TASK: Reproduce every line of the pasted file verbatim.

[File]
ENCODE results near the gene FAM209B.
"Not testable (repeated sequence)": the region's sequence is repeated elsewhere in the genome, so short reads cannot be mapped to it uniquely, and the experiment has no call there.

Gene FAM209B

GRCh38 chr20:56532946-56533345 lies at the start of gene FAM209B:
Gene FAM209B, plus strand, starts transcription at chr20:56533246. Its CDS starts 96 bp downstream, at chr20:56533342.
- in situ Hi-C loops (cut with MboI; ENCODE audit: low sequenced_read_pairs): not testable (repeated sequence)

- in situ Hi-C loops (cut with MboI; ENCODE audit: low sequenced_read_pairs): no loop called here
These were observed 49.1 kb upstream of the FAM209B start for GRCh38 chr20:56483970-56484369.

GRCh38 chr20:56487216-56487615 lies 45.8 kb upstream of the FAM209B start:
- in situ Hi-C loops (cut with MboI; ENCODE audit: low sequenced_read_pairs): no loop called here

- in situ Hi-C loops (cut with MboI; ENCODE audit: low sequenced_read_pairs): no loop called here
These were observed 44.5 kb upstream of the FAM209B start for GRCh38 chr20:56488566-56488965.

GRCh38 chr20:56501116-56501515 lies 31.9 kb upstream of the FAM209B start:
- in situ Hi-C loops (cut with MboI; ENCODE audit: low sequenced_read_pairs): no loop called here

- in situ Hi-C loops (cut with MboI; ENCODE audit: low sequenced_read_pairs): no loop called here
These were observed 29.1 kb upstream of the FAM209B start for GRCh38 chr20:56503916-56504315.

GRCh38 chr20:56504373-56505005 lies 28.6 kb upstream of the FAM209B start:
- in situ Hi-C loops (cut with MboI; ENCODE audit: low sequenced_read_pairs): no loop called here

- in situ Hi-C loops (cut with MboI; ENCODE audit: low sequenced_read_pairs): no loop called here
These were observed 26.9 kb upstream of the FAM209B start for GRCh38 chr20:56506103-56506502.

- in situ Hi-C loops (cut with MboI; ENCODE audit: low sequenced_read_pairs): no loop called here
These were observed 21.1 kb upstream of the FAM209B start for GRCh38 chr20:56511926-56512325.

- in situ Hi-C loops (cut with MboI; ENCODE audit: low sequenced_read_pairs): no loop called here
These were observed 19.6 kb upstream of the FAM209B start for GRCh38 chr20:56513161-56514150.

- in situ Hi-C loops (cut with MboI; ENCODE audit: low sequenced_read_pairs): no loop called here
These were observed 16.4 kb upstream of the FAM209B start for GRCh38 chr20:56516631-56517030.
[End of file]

ENCODE results near the gene FAM209B.
"Not testable (repeated sequence)": the region's sequence is repeated elsewhere in the genome, so short reads cannot be mapped to it uniquely, and the experiment has no call there.

Gene FAM209B

GRCh38 chr20:56532946-56533345 lies at the start of gene FAM209B:
Gene FAM209B, plus strand, starts transcription at chr20:56533246. Its CDS starts 96 bp downstream, at chr20:56533342.
- in situ Hi-C loops (cut with MboI; ENCODE audit: low sequenced_read_pairs): not testable (repeated sequence)

- in situ Hi-C loops (cut with MboI; ENCODE audit: low sequenced_read_pairs): no loop called here
These were observed 49.1 kb upstream of the FAM209B start for GRCh38 chr20:56483970-56484369.

GRCh38 chr20:56487216-56487615 lies 45.8 kb upstream of the FAM209B start:
- in situ Hi-C loops (cut with MboI; ENCODE audit: low sequenced_read_pairs): no loop called here

- in situ Hi-C loops (cut with MboI; ENCODE audit: low sequenced_read_pairs): no loop called here
These were observed 44.5 kb upstream of the FAM209B start for GRCh38 chr20:56488566-56488965.

GRCh38 chr20:56501116-56501515 lies 31.9 kb upstream of the FAM209B start:
- in situ Hi-C loops (cut with MboI; ENCODE audit: low sequenced_read_pairs): no loop called here

- in situ Hi-C loops (cut with MboI; ENCODE audit: low sequenced_read_pairs): no loop called here
These were observed 29.1 kb upstream of the FAM209B start for GRCh38 chr20:56503916-56504315.

GRCh38 chr20:56504373-56505005 lies 28.6 kb upstream of the FAM209B start:
- in situ Hi-C loops (cut with MboI; ENCODE audit: low sequenced_read_pairs): no loop called here

- in situ Hi-C loops (cut with MboI; ENCODE audit: low sequenced_read_pairs): no loop called here
These were observed 26.9 kb upstream of the FAM209B start for GRCh38 chr20:56506103-56506502.

- in situ Hi-C loops (cut with MboI; ENCODE audit: low sequenced_read_pairs): no loop called here
These were observed 21.1 kb upstream of the FAM209B start for GRCh38 chr20:56511926-56512325.

- in situ Hi-C loops (cut with MboI; ENCODE audit: low sequenced_read_pairs): no loop called here
These were observed 19.6 kb upstream of the FAM209B start for GRCh38 chr20:56513161-56514150.

- in situ Hi-C loops (cut with MboI; ENCODE audit: low sequenced_read_pairs): no loop called here
These were observed 16.4 kb upstream of the FAM209B start for GRCh38 chr20:56516631-56517030.